Now here’s a discussion I’ve had many times. Regardless of whether it’s with colleagues or students, the conclusions to this discussion are usually mixed. The drums are designed to be loud. No doubt about it. Projection and volume are an essential part of any drum on a kit. Look through a drum magazine and you’ll see photos of drummers swinging the sticks from above their head with an angry look on their face. You need to harden up to bust out a groove properly right?
Here’s an inevitable scenario. Any drummer that has played at a bar or in the dinner set at a wedding will undoubtedly have encountered the request to “turn down”. Often this is an annoyance for the drummer. Not many players like playing softly, but does playing softer actually make you soft as a drummer? It may seem like a silly question, but there’s a stigma attached to drumming that suggests the drums have to be hit loud to be cool. On top of that, there’s a general assumption that the drums are just going to be loud, and that the player isn’t able to moderate the volume output. Is all music loud? Of course not, but how much focus and energy should a drummer put into being able to play softer? Again, the answer to that question will vary from player to player, but for me, I had to practice it, and not necessarily because I really wanted to. I just encountered so many situations where I was playing too loudly, and simply put, I had to learn to deal with it. These situations date back to my university days. I’d do a performance and my teacher would give me feedback. Amongst the array of suggestions was almost always something that related to volume. I was too loud overall, or my snare too loud compared to the rest of the kit. Over time, I developed the ability to turn down the volume when I needed to. The key was to still maintain the groove and feel for the music, just at a softer dynamic. This was a big challenge.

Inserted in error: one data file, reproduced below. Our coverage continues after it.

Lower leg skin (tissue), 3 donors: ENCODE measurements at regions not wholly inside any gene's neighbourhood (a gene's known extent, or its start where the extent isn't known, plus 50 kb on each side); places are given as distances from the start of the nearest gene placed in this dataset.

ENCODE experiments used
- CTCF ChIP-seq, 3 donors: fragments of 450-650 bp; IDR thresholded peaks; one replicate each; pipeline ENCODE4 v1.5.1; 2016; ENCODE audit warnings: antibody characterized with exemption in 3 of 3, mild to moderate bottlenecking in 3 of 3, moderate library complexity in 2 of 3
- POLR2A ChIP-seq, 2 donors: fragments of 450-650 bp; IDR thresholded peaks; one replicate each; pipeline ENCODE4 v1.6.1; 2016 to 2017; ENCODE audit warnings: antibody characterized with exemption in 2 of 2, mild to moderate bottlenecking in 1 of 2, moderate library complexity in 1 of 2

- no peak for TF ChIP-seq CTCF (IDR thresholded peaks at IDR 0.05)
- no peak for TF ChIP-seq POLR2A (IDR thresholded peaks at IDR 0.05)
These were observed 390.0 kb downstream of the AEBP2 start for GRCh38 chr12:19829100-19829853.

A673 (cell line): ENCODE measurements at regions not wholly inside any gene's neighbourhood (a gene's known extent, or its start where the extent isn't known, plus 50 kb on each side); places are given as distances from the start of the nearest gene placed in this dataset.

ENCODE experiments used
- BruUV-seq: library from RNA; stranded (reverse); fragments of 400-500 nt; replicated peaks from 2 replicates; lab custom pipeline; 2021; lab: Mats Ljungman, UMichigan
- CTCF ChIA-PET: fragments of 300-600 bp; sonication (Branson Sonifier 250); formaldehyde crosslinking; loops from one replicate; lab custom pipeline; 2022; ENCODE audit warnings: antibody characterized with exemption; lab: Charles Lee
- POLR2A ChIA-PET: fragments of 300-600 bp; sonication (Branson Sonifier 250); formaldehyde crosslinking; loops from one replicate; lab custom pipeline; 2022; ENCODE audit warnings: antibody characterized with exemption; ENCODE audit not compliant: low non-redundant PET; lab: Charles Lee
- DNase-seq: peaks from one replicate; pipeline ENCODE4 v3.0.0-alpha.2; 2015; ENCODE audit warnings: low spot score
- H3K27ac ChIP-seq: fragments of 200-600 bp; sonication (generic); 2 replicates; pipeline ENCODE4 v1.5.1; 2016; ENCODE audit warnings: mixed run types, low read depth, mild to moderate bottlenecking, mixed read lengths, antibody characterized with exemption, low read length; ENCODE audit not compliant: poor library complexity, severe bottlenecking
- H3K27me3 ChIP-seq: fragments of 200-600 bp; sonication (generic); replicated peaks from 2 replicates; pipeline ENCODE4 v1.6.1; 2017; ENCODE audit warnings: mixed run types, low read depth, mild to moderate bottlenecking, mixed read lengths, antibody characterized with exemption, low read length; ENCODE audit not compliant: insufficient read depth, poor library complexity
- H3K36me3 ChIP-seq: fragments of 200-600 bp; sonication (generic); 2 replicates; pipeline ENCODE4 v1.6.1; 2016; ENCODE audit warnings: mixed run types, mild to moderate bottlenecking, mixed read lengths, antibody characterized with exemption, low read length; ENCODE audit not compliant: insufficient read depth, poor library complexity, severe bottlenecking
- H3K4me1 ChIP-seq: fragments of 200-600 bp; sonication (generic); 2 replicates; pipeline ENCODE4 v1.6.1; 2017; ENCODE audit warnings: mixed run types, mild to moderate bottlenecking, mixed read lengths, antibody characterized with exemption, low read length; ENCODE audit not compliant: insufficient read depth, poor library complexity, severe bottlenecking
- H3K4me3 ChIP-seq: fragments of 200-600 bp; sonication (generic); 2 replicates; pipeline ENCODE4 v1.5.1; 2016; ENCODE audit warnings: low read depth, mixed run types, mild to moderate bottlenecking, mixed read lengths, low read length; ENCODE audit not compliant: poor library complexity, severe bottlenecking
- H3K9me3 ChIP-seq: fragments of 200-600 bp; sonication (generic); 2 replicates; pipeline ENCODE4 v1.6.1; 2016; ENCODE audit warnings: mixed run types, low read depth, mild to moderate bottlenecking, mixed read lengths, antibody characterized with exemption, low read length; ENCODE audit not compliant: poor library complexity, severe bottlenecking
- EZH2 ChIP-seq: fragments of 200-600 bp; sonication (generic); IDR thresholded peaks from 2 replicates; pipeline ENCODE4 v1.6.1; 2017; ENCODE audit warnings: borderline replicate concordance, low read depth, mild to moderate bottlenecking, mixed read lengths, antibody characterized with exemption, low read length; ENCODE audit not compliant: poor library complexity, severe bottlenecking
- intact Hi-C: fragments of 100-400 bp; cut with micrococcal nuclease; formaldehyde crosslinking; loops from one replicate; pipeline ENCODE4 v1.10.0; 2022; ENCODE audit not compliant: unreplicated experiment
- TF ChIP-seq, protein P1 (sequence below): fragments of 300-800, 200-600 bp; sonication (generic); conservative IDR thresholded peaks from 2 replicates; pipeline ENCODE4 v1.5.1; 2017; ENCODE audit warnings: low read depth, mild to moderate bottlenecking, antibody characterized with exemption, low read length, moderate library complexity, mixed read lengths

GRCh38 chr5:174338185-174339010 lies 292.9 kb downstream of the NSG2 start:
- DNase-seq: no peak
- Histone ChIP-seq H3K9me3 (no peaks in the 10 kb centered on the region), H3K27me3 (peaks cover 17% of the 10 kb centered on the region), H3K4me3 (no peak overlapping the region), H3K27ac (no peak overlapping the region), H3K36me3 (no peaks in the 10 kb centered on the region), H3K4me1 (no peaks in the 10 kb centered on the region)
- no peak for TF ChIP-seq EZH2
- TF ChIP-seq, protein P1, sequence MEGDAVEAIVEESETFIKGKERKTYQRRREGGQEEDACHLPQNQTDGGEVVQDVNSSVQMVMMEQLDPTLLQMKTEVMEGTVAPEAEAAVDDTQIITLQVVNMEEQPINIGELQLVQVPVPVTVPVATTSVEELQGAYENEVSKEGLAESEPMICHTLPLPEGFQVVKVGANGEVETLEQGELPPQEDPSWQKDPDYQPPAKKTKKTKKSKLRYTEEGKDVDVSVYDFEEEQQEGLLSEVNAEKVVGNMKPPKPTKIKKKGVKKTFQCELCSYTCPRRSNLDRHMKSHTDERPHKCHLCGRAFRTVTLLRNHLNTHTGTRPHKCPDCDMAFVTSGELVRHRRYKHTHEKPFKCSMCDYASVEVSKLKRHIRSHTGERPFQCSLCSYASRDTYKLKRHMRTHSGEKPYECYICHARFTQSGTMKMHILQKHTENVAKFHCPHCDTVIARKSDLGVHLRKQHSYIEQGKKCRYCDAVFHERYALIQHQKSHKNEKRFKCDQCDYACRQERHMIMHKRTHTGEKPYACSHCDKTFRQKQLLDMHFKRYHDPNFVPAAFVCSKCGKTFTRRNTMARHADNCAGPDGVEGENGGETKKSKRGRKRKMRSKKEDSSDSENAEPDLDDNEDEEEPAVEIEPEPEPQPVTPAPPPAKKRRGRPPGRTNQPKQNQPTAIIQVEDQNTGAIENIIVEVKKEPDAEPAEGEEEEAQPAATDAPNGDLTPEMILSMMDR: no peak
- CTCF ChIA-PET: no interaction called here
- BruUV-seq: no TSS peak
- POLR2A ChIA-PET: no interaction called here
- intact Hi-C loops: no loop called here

Over the years, I’ve played a variety of gigs in a variety of genres and styles. Every one of them has moments where playing soft was essential. I also accepted the fact that within a groove, there are subtleties and lower volume/impact strokes that require some finesse to execute well. It’s also important to remember at this point that styles of music that a usually perceived to be loud can have softer parts and vice versa. I look at videos of Buddy Rich playing jazz and he’s not exactly holding back. Ever played a breakdown in a Metal tune? I listened to approximately three minutes of soft and subdued intro on the latest Machine Head album. I wouldn’t call Dave McClain soft though. The point here is that in reality, soft and loud actually go together like peas and carrots in all genres.
WHO YOU CALLING SOFT?
But back to the original question – does playing soft, make you soft? No. I’ve also heard drummers that can groove their arses off while playing soft. There’s still pocket, feel and energy. Playing soft is a necessity that needs to happen from time to time. Surely, there’s no harm in being good at it is there? Can you be good at both? Yes, you can, in fact you need to be. If you play really loud all the time, as I’ve already mentioned, you’re probably not going to be as accomplished at playing soft. It’s an unnatural and uncomfortable feeling. But this works the other way too. A challenge I face now is not being able to hit as hard as I used to because I’m so much more competent with playing softer. Realistically though, you’re only good at what you work on or what you do all the time. I believe there needs to be the balance and it’s this balance that needs to be emphasised with students from an early age. The importance of dynamics in a drummers repertoire shouldn’t be underestimated. Playing soft doesn’t make you soft. It’ll make you a more versatile player.